This week Google’s Marissa Meyer explained that going forward “editorial judgments will play a key role in Google searches”. Mayer also hinted about the possibility of using the data supplied by users using the new wiki search. Currently changes made using this method only influence your own search results, but it’s hard to argue that it might not have some practical use in crowd sourcing the relevance of certain searches. But with the abuse we have witnessed in the past, such as the anti spore backlash that was unleashed on Amazon, would human oversight be required to help moderate the impact of such user submitted data?
Assuming Google doesn’t abuse its power when interfering with the page ranking system, is this really such a bad thing? Hit the jump and let us know.
According to a recent interview with Google’s vice president of search products and user experience, Marissa Mayer, Chrome is on its way out of the beta stages.
Having only been in beta for three months, the move is notably impressive. Google is hoping to cater to many customers, including OEMs, that can’t offer the browser until it is official. They’re also planning to bundle Chrome with the Google Toolbar and other Google Apps.
The timely release comes alongside a large push by Google to redefine the browser around the open Web. Their plans to have Chrome work as a platform where users can run their applications are ambitious, but admirable. With any luck, we can see some concrete results in the coming year.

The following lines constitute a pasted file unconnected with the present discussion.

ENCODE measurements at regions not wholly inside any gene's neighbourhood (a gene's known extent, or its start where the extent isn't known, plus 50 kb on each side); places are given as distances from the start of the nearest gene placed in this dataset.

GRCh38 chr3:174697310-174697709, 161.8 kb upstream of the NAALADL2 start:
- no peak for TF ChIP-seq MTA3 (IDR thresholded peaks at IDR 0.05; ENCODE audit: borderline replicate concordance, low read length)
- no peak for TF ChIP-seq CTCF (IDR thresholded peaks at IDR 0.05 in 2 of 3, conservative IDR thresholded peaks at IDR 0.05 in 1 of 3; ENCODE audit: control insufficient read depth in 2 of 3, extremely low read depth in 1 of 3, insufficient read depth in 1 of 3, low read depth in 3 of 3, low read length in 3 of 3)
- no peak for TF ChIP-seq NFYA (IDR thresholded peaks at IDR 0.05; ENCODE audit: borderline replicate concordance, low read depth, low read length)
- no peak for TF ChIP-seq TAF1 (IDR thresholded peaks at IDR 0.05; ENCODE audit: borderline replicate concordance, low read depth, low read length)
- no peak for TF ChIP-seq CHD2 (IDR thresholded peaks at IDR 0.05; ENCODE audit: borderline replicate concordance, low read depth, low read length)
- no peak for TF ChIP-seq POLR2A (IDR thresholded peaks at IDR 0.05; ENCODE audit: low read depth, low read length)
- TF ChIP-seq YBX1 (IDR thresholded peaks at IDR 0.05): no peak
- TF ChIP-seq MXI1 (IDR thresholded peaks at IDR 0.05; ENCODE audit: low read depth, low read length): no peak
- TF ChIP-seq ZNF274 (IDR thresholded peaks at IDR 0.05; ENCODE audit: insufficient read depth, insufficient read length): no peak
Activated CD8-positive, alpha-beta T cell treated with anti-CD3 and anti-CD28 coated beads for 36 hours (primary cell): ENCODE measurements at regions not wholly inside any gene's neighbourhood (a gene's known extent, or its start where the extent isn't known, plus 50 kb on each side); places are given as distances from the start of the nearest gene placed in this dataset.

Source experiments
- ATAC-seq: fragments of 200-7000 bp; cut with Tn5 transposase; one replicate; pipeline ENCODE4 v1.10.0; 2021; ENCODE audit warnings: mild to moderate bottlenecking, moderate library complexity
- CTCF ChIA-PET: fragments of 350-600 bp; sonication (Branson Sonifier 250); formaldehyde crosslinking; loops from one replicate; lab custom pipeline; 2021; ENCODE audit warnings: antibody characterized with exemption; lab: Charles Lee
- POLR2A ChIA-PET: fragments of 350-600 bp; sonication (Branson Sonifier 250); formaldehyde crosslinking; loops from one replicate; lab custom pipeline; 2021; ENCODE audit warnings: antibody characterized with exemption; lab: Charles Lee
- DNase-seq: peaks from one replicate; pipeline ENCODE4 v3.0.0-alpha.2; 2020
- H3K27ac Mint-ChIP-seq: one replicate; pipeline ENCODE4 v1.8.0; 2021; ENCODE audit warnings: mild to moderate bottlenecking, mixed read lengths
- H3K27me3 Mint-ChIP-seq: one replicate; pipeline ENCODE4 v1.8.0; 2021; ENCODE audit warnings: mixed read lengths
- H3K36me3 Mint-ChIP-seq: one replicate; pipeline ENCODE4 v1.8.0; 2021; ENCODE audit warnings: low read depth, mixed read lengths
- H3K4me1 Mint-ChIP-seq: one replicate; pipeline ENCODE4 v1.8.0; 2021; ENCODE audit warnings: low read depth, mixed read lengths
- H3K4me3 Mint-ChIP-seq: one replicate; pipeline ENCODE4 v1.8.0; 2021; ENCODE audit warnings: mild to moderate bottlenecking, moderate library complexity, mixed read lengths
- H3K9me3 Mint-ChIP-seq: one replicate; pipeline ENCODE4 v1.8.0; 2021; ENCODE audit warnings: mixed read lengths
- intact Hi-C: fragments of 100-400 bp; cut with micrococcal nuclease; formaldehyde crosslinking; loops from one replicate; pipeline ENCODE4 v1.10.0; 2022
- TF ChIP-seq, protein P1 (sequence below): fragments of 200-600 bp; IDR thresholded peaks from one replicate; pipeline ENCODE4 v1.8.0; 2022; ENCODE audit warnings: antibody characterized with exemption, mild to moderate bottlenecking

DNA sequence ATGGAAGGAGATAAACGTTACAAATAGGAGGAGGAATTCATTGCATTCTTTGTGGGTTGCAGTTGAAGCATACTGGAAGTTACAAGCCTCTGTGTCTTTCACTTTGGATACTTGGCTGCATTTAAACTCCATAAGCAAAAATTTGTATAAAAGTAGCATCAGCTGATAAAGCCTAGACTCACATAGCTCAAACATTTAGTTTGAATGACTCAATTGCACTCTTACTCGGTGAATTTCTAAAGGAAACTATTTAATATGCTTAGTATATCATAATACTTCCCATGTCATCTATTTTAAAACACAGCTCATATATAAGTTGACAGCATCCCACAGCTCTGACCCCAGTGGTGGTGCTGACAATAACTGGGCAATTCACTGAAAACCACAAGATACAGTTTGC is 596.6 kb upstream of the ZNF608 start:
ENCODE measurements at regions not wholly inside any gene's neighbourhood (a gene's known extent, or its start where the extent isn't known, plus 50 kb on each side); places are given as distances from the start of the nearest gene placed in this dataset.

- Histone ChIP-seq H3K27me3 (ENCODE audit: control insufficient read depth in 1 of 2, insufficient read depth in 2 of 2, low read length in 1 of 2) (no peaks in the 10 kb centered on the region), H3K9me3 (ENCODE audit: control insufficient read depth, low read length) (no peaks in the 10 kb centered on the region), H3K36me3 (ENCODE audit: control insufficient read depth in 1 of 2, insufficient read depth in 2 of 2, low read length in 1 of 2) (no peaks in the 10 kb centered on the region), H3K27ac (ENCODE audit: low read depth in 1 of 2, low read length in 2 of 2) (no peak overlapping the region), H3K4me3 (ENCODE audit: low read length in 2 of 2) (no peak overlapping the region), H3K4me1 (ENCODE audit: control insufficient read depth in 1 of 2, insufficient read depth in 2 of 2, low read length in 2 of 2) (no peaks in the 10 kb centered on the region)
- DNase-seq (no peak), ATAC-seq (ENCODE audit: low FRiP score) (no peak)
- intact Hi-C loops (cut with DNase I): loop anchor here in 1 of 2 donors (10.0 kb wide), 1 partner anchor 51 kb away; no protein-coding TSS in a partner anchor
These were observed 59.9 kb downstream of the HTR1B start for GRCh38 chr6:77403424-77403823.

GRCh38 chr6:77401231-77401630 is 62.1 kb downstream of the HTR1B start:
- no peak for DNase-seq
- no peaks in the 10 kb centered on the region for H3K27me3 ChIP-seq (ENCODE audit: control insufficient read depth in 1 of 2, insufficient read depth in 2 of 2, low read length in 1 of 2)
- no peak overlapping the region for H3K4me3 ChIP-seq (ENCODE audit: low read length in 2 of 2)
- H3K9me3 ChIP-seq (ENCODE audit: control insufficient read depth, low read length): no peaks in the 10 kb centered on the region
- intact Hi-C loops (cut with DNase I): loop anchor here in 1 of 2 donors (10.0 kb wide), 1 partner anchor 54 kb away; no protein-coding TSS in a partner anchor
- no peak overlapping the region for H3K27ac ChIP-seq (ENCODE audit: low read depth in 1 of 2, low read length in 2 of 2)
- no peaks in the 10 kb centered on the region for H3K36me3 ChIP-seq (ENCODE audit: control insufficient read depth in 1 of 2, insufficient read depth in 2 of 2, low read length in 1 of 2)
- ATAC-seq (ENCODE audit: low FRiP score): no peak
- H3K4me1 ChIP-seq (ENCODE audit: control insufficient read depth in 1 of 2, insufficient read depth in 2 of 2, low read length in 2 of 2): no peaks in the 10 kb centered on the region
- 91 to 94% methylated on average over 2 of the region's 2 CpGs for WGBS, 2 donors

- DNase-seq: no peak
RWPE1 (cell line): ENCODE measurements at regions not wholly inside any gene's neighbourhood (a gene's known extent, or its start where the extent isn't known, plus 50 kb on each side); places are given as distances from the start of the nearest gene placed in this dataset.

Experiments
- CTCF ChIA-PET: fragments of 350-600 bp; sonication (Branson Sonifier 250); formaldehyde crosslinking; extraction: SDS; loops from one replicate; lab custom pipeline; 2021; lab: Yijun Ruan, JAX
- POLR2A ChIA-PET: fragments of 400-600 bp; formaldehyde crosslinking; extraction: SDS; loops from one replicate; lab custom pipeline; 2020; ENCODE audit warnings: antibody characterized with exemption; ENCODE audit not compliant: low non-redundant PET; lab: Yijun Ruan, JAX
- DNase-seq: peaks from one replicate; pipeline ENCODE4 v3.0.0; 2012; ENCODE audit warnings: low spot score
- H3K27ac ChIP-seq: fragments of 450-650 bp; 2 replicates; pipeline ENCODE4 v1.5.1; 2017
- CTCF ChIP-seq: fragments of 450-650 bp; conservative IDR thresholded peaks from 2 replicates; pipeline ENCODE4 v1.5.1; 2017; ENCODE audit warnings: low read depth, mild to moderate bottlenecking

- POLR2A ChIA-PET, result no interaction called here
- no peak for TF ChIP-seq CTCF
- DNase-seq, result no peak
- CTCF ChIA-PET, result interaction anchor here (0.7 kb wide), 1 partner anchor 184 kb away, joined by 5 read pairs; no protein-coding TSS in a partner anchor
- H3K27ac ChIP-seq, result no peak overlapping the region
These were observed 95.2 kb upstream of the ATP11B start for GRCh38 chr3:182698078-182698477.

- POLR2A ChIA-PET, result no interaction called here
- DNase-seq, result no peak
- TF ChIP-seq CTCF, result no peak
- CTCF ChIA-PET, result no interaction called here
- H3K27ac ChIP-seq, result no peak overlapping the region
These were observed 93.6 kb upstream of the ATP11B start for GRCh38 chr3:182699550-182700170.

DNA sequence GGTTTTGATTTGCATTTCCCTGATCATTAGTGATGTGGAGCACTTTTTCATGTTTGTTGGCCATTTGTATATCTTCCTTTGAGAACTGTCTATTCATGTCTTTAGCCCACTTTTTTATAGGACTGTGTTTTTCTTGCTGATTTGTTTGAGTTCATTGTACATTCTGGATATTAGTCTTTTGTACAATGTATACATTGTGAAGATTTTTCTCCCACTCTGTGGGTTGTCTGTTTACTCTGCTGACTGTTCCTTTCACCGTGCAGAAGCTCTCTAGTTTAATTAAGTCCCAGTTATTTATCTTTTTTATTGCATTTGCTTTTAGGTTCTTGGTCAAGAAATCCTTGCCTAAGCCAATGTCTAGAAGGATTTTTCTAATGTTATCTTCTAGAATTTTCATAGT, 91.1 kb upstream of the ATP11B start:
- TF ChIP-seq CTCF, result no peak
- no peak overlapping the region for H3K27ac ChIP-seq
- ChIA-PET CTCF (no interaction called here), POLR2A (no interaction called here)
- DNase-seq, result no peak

The Open Handset Alliance, which is responsible for promoting the use of Google’s Android operating system, recently added 14 new members to its roster.
The newest additions include Vodafone (the world’s largest mobile operator), AKM Semiconductor, ARM, ASUSTek Computer, Atheros Communications, Borqs, Ericsson, Garmin International, Huawei Technologies, Omron Software, Softbank Mobile, Sony Ericsson, Teleca, and Toshiba. An impressive group that’s been added onto the 34 strong that signed on when the Open Handset Alliance started a year ago.
The members of the alliance are expected to “deploy compatible Android devices, contribute significant code to the Android Open Source Project, or support the ecosystem through products and services that will accelerate the availability of Android-based devices.”
It’s expected that these additions will help grow Android’s influence on the mobile market. And goodness knows it could use the help, because Google has a long way to go before they get a significant market share.
In a bid to woo more developers towards its vernal Android platform, Google has begun offering a Sim-and hardware-unlocked G1 phone to developers. The unlocked version not only opens the floodgates for developers from around the globe, but it also presents an alternative to those US-based developers who have been resisting the retail version.
Google has confirmed the availability of the unlocked phone in 18 countries, including the US, UK, Germany, Japan, India, Canada, France, Taiwan, Spain, Australia, Singapore, Switzerland, Netherlands, Austria, Sweden, Finland, Poland, and Hungary. Although the unlocked G1 costs only $399, developers will have to part with $25 to register themselves on the Android Market site before they can order the phone.
Google has delivered its riposte to Precursor LLC, which accused the search giant of using 21 times more internet bandwidth than it pays for in its maiden research study of U.S. Consumer Internet Usage and Cost. Richard Whitt, Google’s Washington Telecom Counsel derided Scott Cleland, the author of Precursor’s contentious report, for what it calls “payola punditry.”